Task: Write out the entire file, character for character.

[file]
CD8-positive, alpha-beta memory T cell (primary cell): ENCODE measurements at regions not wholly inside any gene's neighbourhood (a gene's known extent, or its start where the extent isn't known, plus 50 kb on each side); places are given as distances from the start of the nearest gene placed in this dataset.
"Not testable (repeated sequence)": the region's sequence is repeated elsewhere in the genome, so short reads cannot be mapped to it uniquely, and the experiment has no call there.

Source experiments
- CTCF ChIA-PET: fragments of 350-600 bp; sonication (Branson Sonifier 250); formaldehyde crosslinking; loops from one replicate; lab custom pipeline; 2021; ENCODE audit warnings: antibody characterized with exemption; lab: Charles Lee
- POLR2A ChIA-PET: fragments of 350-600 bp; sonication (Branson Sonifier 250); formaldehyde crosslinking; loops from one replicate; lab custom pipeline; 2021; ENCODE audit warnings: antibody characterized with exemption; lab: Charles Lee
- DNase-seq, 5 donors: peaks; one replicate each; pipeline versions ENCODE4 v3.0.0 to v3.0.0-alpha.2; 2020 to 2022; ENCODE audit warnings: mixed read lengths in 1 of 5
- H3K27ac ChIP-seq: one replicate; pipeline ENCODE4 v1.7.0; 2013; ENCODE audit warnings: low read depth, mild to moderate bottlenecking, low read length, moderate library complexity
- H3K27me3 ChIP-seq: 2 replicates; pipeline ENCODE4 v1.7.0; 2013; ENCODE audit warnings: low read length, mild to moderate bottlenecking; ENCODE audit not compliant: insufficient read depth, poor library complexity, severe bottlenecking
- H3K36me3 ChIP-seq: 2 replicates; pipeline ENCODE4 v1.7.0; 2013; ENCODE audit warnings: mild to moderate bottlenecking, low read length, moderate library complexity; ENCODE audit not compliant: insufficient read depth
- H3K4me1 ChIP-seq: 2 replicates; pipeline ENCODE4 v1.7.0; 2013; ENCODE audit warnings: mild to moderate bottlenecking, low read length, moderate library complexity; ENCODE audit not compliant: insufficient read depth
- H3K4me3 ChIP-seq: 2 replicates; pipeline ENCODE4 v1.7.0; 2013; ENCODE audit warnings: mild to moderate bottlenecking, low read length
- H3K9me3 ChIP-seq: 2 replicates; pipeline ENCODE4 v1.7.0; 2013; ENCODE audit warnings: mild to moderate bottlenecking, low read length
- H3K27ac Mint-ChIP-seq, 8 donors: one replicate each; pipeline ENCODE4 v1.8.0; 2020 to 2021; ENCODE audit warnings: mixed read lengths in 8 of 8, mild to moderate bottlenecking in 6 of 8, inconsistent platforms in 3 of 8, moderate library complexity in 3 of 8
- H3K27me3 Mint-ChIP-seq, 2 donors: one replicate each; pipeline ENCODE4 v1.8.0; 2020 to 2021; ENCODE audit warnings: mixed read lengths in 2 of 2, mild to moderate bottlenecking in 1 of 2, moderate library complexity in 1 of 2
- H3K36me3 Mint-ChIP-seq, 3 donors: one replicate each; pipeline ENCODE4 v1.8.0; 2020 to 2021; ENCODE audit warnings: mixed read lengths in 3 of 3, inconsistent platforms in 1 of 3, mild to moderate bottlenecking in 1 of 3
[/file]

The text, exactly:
CD8-positive, alpha-beta memory T cell (primary cell): ENCODE measurements at regions not wholly inside any gene's neighbourhood (a gene's known extent, or its start where the extent isn't known, plus 50 kb on each side); places are given as distances from the start of the nearest gene placed in this dataset.
"Not testable (repeated sequence)": the region's sequence is repeated elsewhere in the genome, so short reads cannot be mapped to it uniquely, and the experiment has no call there.

Source experiments
- CTCF ChIA-PET: fragments of 350-600 bp; sonication (Branson Sonifier 250); formaldehyde crosslinking; loops from one replicate; lab custom pipeline; 2021; ENCODE audit warnings: antibody characterized with exemption; lab: Charles Lee
- POLR2A ChIA-PET: fragments of 350-600 bp; sonication (Branson Sonifier 250); formaldehyde crosslinking; loops from one replicate; lab custom pipeline; 2021; ENCODE audit warnings: antibody characterized with exemption; lab: Charles Lee
- DNase-seq, 5 donors: peaks; one replicate each; pipeline versions ENCODE4 v3.0.0 to v3.0.0-alpha.2; 2020 to 2022; ENCODE audit warnings: mixed read lengths in 1 of 5
- H3K27ac ChIP-seq: one replicate; pipeline ENCODE4 v1.7.0; 2013; ENCODE audit warnings: low read depth, mild to moderate bottlenecking, low read length, moderate library complexity
- H3K27me3 ChIP-seq: 2 replicates; pipeline ENCODE4 v1.7.0; 2013; ENCODE audit warnings: low read length, mild to moderate bottlenecking; ENCODE audit not compliant: insufficient read depth, poor library complexity, severe bottlenecking
- H3K36me3 ChIP-seq: 2 replicates; pipeline ENCODE4 v1.7.0; 2013; ENCODE audit warnings: mild to moderate bottlenecking, low read length, moderate library complexity; ENCODE audit not compliant: insufficient read depth
- H3K4me1 ChIP-seq: 2 replicates; pipeline ENCODE4 v1.7.0; 2013; ENCODE audit warnings: mild to moderate bottlenecking, low read length, moderate library complexity; ENCODE audit not compliant: insufficient read depth
- H3K4me3 ChIP-seq: 2 replicates; pipeline ENCODE4 v1.7.0; 2013; ENCODE audit warnings: mild to moderate bottlenecking, low read length
- H3K9me3 ChIP-seq: 2 replicates; pipeline ENCODE4 v1.7.0; 2013; ENCODE audit warnings: mild to moderate bottlenecking, low read length
- H3K27ac Mint-ChIP-seq, 8 donors: one replicate each; pipeline ENCODE4 v1.8.0; 2020 to 2021; ENCODE audit warnings: mixed read lengths in 8 of 8, mild to moderate bottlenecking in 6 of 8, inconsistent platforms in 3 of 8, moderate library complexity in 3 of 8
- H3K27me3 Mint-ChIP-seq, 2 donors: one replicate each; pipeline ENCODE4 v1.8.0; 2020 to 2021; ENCODE audit warnings: mixed read lengths in 2 of 2, mild to moderate bottlenecking in 1 of 2, moderate library complexity in 1 of 2
- H3K36me3 Mint-ChIP-seq, 3 donors: one replicate each; pipeline ENCODE4 v1.8.0; 2020 to 2021; ENCODE audit warnings: mixed read lengths in 3 of 3, inconsistent platforms in 1 of 3, mild to moderate bottlenecking in 1 of 3